Apple CEO Tim Cook coming out as gay today packs all the surprise of most recent Apple product announcements. By the time Tim takes the stage, everything’s already been leaked.
And yet we know that for many people, Tim’s announcement carries cultural significance. They see it as bold, ennobling, inspiring, and perhaps long overdue.
I see it as just plain silly — absurd, lacking in common sense, ignorant, pitiable, and perhaps disingenuous.
“So let me be clear: I’m proud to be gay, and I consider being gay among the greatest gifts God has given me.” — Tim Cook, Bloomberg Businessweek
First of all, Tim, “Let me be clear” is Obamese for “I’m about to lie.”
And in fact, in this context, you’re saying that you haven’t “publicly acknowledged” your “sexuality,” but you sure are proud of it. Is that like how you’re so proud of the new iPad Air 2, that you’ve just decided to keep it a secret? [By the way, when did publicly acknowledging one’s sexuality become a rite of passage? Imagine if the late Steve Jobs had written an op-ed in a business publication to proclaim, “I just want everybody to know that I love women. And I’m proud of it. Thank you, Jesus, for this awesome desire.”]
As Tim Cook goes on, it becomes more absurd on several levels, if you accept conventional wisdom about what it means to be gay.
How could someone be “proud” of their natural condition? Pride bespeaks achievement. But if, as GaGa say, you’re “born that way,” then what sparks pride?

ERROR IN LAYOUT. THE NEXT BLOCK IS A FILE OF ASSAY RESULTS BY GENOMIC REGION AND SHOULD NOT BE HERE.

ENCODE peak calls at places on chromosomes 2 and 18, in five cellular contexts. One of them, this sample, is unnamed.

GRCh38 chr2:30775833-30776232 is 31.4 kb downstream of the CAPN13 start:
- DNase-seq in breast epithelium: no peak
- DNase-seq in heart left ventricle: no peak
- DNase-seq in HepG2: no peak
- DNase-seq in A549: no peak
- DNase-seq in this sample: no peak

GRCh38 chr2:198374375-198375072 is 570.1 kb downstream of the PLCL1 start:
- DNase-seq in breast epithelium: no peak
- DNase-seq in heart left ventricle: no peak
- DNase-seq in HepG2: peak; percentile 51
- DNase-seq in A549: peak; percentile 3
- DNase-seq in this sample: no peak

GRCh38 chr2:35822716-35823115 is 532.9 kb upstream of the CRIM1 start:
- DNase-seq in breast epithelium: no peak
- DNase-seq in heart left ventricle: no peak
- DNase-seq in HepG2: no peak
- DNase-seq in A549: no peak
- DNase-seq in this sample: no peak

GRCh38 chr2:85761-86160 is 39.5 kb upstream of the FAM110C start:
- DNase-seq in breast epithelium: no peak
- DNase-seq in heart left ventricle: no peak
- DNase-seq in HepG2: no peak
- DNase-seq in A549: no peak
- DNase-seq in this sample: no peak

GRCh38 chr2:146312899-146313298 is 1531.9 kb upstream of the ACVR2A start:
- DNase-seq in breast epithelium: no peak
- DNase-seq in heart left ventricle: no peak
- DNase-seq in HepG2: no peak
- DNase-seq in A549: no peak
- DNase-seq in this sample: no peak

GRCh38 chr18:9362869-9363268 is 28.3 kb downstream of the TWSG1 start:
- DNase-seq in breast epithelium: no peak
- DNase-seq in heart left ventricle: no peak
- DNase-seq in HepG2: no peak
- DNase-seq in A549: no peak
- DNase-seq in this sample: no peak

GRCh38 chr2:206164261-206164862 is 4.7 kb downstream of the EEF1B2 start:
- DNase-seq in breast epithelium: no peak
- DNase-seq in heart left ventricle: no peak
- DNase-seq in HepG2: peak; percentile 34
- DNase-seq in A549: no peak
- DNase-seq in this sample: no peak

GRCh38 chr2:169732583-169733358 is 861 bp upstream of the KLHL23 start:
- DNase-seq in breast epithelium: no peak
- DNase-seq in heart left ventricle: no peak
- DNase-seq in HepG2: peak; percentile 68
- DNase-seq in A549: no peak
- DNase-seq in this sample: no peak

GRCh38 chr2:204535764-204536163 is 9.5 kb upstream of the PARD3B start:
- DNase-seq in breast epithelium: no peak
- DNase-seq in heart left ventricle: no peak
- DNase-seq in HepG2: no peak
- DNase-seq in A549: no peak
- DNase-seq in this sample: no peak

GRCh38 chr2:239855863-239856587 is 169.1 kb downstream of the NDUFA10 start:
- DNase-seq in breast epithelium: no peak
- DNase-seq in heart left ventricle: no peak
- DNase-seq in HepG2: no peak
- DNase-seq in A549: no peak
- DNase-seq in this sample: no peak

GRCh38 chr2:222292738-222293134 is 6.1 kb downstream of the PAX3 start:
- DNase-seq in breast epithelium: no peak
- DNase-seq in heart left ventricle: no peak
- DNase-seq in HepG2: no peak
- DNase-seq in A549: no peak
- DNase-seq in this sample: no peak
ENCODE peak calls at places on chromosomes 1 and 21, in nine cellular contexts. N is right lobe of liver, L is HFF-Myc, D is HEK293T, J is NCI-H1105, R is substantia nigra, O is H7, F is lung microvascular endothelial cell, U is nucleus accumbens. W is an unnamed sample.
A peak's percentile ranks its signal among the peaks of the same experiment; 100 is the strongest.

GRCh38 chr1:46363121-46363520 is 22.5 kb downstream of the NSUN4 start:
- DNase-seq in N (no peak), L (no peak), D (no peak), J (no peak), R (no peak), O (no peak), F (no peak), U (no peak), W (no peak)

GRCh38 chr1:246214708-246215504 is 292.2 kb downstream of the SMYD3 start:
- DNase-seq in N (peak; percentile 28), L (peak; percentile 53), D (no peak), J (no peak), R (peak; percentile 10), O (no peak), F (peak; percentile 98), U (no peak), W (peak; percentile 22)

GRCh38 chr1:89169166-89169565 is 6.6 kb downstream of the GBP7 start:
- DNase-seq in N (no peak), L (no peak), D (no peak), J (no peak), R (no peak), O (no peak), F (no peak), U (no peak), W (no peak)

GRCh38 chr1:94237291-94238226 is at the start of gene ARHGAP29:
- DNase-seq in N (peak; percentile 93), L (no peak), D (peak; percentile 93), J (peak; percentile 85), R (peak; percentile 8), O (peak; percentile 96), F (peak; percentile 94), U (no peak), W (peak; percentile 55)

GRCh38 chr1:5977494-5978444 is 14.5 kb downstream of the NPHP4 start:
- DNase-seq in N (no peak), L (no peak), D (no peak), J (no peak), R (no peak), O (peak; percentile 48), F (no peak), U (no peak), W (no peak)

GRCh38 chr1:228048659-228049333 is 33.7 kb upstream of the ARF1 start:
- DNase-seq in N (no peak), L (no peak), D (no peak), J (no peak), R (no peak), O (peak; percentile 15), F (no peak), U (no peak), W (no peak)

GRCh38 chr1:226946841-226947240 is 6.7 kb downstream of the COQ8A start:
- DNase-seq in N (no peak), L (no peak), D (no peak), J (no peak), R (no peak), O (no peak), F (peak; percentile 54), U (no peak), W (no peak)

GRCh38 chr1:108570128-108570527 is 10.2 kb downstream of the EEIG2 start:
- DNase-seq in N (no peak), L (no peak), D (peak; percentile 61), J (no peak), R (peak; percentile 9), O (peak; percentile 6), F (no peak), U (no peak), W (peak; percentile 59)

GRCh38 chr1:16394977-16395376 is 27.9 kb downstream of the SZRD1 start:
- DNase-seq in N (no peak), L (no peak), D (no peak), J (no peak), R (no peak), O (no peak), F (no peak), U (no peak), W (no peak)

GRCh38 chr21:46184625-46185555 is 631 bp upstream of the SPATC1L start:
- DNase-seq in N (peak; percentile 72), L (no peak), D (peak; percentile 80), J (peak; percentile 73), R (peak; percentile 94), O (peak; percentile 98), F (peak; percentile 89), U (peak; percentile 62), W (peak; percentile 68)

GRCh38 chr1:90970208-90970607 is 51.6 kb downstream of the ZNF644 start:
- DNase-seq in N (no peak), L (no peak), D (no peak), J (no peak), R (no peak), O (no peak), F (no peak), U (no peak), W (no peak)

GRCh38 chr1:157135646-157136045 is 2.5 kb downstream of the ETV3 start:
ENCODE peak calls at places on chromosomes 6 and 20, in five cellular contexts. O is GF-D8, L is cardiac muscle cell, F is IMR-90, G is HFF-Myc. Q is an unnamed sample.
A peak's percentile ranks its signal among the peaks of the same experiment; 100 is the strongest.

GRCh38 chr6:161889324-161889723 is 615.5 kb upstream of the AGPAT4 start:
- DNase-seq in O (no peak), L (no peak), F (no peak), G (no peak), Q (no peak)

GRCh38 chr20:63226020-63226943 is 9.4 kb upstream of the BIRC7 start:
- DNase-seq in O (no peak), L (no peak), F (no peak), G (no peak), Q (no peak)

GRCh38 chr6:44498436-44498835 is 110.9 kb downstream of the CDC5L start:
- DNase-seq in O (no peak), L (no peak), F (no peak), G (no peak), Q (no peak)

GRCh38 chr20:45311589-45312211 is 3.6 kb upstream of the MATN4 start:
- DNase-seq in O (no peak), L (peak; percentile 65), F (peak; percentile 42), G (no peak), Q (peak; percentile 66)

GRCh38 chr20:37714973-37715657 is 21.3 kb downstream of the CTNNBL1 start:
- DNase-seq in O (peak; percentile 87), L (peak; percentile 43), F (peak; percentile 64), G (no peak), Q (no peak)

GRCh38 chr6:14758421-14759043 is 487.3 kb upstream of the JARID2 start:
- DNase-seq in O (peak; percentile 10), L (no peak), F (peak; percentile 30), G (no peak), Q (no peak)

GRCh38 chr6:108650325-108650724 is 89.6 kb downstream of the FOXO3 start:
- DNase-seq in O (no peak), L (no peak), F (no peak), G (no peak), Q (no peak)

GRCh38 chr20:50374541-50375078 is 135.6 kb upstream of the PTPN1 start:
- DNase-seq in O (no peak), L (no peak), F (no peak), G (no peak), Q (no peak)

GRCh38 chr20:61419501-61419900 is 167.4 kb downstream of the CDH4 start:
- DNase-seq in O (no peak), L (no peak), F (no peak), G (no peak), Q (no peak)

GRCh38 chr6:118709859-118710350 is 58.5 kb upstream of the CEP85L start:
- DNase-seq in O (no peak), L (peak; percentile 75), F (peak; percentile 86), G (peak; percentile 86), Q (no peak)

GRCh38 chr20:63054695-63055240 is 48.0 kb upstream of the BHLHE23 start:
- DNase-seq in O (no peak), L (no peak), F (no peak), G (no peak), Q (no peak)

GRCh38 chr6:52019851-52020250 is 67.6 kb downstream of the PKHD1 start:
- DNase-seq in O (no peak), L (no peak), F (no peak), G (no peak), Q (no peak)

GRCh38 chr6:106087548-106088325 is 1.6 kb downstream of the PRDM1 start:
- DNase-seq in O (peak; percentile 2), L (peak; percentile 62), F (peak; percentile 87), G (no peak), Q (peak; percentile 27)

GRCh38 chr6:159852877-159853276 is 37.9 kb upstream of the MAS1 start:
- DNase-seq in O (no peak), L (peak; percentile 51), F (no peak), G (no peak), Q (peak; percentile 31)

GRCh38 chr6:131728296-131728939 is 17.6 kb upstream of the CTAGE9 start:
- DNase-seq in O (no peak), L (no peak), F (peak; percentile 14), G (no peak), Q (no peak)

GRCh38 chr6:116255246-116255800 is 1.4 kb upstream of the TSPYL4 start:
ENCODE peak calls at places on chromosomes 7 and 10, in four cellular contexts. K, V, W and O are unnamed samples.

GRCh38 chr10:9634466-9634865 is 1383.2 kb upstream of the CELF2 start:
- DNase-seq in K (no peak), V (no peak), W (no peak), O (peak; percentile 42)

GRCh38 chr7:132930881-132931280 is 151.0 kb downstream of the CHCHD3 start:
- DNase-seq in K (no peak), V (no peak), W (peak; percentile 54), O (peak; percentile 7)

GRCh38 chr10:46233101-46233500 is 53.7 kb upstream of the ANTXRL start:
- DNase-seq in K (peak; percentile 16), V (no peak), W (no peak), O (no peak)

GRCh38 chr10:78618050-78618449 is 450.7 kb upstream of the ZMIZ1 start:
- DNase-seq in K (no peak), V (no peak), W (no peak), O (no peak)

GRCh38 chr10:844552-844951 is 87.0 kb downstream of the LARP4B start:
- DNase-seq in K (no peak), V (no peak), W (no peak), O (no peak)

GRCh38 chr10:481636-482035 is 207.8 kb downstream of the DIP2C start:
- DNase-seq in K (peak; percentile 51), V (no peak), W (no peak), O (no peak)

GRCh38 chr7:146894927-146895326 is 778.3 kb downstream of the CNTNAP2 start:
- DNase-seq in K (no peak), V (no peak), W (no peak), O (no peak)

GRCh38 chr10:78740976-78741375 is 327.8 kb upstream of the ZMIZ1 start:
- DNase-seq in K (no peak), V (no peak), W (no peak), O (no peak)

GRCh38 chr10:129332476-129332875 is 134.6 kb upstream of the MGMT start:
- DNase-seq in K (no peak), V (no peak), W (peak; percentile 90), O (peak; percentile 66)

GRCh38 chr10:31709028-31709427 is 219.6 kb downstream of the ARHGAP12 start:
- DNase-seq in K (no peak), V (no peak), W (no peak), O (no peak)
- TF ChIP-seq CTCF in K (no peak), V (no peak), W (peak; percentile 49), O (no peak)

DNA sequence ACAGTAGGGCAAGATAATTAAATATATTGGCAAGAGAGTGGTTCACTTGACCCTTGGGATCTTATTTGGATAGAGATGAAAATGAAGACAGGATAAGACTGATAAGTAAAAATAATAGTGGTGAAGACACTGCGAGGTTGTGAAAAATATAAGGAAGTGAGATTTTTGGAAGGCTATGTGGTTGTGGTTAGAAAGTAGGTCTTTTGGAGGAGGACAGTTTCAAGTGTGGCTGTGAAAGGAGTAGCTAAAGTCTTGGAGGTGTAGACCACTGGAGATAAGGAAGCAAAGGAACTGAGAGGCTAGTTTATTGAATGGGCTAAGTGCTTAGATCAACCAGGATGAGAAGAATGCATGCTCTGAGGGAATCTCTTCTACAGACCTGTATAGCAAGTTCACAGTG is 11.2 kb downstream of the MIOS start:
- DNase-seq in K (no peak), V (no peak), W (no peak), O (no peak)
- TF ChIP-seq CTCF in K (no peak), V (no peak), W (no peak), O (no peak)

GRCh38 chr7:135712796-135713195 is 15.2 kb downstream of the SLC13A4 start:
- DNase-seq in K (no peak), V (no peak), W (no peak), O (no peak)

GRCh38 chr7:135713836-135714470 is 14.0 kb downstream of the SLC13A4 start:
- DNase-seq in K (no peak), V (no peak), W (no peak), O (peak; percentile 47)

Slavishly obeying your genetic predisposition is merely animal instinct, not accomplishment. Why would you talk about homosexuality as if it were a choice? (Hmmm?)
Now, if you chose to be gay, in the face of a society that rejects homosexual behavior, perhaps then you’d have something to brag about. Although it would seem silly to buck your heterosexual nature, just to tick off your neighbors.
Next, Tim says being gay is one of the “greatest gifts” from God. Setting aside any biblical interpretation of that remark, let’s just take it as Tim leaves it.
So, Tim, I guess you weren’t really born that way, God just threw in your desire for male-on-male sex as a bonus. Forgive me, I know it’s much deeper than that.
Being gay has given me a deeper understanding of what it means to be in the minority and provided a window into the challenges that people in other minority groups deal with every day. It’s made me more empathetic, which has led to a richer life. It’s been tough and uncomfortable at times, but it has given me the confidence to be myself, to follow my own path, and to rise above adversity and bigotry. It’s also given me the skin of a rhinoceros, which comes in handy when you’re the CEO of Apple.
“Timmy,” the Lord seems to say, “I’m going to give you homosexual desires, so that folks will treat you badly. That way, you won’t grow up to be a bigot, and you’ll be ready to manage the world’s most respected brand.“
This conjures the scene from “Fellowship of the Ring,” where Lady Galadriel gives Sam some Elvin rope, and he says, “Thank you, milady. [Then sheepishly] Have you run out of those nice shiny daggers?”
Newsflash for Mr. Cook, you don’t have to be gay to face adversity, or to get abused. You just have to be human.
I consider being human among the greatest gifts God has given me, although because I was created that way, there’s little room for boasting.
I could go on, but Dana Loesch did more within the constraints of 140 characters than I could if I filled up a 128GB iPad Air 2…which, I also consider one of the greatest gifts that God has not yet given me.
[I don’t give a damn about your personal life Tim Cook where’s my Apple Watch. — @DLoesch]